Replied by Shaya

I live in Florida and have a yard full of these toads, I live near a lake and cannot seem to get rid of them. Yesterday my little 10 lb Maltese, who I had on leash; darted to a baby bufo and flung it across the patio..she immediately started shaking her head..i grabbed her and using a wet paper towel wiped her mouth out. then rushed her to the ER vets. I was having a panic attack but she seemed perfectly fine so I decided not to pay the $150 to see a vet but the tech checked her vitals for free and they were normal..I watched her all night and she is fine now, thank god..I don't have it in me to kill a toad (it's not their fault their poisonous) but I need to get rid of them..the vet tech said to sprinkle Epsom salts all over the yard to repel them..has anyone heard of this? (everything in Florida is trying to kill you):)
Replied by Coni

I heard moth balls are helpful. Hope I never see one of those toads. Hope my dogs never do either.

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Posted by 20yrswflvettech (Fort Myers, Fl) on 09/21/2013

Hi to all! I've been reading the comments here and I just wanted to respond with a few things.... 1st, I was born and raised here in SWFL, & I've been a vet tech @ an emergency vet clinic for the past 20 yrs. So Linda's question about how much Benadryl, the correct dose for dogs is 1mg per pound of body weight, so a 25 pound dog would get one (1) 25mg Benadryl (Diphenhydramine) tablet/capsule, or 10mls of childrens liquid Benadryl (check your labels, but MOST Liquid is 12.5mg/5ml). Next, unfortunately I've seen Bufo toxicity and deaths in dogs more than I'd like to count, and obviously prevention is your best bet, but it's true the best thing to do 1st is to immediately try to rinse your dogs mouth out with running water, then get your pet to the vet for them to treat the consequent symptoms caused by the toxins (ie seizures etc). Most dogs are killed from experiencing uncontrolled seizing, which left untreated will cause their temperature to rise quickly, effectively frying their internal organs (sorry about my graphic bluntness, but I want everyone to understand the seriousness of getting your pet the help he/she needs). You are all correct in keeping a close eye on your pets at night, as bufo's are generally nocturnal creatures, but they will come out during the day, especially during overcast rainy days, so be vigilant always. My neighborhood is overrun with the terrible toads and even though my dog is well trained and behaved, she is kept on a leash under a watchful eye.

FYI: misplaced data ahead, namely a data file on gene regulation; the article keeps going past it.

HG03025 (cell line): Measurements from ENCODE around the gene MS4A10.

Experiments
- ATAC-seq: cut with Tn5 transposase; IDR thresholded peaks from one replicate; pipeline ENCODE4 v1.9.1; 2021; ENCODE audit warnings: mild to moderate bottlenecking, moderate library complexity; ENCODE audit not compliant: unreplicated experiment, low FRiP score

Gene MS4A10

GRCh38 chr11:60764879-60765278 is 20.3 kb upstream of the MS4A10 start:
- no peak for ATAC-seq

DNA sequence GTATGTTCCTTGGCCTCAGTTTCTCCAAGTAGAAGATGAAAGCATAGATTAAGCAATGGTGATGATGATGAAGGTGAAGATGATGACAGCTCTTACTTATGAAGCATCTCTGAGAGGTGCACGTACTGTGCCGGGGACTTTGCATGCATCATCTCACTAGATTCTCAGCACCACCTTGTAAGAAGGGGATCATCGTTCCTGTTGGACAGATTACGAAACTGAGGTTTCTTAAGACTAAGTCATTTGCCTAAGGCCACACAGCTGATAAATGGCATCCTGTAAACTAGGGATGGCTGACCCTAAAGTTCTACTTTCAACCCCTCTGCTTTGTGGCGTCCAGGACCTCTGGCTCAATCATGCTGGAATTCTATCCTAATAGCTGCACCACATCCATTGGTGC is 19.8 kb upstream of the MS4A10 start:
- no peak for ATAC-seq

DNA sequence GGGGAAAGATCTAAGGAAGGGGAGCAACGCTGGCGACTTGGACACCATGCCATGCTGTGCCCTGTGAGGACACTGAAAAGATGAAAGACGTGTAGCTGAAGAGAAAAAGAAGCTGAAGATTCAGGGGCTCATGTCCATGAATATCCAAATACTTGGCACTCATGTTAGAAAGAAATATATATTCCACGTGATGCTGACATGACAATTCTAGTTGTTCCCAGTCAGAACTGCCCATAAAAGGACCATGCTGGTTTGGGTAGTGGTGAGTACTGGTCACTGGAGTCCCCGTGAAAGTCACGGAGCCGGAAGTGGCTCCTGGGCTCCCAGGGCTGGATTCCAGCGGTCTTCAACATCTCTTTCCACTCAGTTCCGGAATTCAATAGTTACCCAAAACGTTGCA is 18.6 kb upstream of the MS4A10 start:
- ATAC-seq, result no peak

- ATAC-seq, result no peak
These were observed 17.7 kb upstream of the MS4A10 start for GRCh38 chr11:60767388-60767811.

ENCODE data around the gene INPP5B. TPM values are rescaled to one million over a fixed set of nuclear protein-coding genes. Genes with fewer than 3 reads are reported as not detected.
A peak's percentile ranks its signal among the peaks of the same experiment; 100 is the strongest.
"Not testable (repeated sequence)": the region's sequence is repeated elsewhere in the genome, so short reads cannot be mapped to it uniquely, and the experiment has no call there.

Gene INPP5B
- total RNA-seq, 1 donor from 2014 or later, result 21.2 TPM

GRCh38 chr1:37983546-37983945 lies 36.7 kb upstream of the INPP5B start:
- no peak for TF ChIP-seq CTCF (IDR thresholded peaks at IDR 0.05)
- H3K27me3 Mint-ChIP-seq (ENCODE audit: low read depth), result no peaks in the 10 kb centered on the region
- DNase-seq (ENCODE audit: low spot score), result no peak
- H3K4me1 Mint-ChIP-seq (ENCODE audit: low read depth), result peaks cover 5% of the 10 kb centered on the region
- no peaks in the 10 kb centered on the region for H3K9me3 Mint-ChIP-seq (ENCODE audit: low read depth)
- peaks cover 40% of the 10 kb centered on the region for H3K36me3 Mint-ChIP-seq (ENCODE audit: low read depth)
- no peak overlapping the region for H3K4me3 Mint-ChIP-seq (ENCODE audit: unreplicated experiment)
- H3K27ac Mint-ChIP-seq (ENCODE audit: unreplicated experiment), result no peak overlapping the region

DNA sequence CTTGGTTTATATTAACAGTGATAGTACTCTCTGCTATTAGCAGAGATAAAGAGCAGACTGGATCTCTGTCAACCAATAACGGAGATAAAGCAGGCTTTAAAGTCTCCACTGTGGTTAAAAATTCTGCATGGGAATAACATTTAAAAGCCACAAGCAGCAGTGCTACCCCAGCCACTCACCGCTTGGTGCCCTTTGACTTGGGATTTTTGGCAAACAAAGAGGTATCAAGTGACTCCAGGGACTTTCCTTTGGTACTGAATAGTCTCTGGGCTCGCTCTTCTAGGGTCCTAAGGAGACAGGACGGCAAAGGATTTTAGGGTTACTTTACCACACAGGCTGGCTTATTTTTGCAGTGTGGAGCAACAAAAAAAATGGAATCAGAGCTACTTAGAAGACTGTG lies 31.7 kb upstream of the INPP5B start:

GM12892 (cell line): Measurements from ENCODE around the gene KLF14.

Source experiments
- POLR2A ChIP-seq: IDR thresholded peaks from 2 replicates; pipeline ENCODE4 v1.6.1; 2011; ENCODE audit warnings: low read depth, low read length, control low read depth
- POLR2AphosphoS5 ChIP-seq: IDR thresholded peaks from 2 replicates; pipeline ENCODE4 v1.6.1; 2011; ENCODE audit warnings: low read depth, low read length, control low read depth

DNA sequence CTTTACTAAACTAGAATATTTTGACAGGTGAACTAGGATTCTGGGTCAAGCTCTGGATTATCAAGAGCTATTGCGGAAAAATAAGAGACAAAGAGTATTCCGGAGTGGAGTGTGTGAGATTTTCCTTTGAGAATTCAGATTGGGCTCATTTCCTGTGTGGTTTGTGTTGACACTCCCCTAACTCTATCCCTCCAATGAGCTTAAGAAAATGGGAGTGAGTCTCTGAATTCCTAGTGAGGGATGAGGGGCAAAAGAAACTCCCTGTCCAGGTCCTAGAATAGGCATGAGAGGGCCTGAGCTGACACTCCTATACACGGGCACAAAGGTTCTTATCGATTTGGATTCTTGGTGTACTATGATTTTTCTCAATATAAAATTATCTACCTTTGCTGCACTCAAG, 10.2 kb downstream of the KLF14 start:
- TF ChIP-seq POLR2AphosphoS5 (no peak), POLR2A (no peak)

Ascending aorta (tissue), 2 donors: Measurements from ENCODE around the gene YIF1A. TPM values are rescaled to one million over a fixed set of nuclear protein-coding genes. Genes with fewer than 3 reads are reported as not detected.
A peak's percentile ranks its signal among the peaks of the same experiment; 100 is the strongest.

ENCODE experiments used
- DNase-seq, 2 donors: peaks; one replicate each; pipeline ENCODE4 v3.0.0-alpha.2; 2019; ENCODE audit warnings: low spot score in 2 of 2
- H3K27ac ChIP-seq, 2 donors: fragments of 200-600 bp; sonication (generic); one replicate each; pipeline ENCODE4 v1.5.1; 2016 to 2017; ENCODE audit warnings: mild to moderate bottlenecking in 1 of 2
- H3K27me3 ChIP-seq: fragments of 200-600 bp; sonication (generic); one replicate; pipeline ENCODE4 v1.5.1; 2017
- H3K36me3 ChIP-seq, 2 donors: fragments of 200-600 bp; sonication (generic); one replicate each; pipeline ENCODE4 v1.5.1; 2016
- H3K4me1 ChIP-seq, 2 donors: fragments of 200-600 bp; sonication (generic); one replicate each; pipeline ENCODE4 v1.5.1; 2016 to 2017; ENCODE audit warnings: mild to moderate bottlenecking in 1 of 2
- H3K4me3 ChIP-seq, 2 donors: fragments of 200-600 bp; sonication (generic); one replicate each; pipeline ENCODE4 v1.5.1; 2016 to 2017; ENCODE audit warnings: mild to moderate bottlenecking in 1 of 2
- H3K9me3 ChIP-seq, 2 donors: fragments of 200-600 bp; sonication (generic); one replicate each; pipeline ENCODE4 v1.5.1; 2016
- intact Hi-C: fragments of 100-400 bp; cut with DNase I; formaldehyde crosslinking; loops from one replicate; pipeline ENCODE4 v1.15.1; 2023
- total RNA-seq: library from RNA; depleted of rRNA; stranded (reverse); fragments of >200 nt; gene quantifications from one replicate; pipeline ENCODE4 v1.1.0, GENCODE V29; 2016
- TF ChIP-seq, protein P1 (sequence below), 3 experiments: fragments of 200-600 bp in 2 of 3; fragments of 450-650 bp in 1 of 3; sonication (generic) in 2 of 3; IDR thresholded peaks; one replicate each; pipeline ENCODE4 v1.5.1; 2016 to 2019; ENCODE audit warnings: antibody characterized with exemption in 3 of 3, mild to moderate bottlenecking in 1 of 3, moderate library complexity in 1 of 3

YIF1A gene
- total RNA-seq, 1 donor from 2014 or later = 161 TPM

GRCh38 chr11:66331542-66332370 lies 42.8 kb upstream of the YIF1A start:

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Posted by Katyvan (Wpb) on 10/12/2015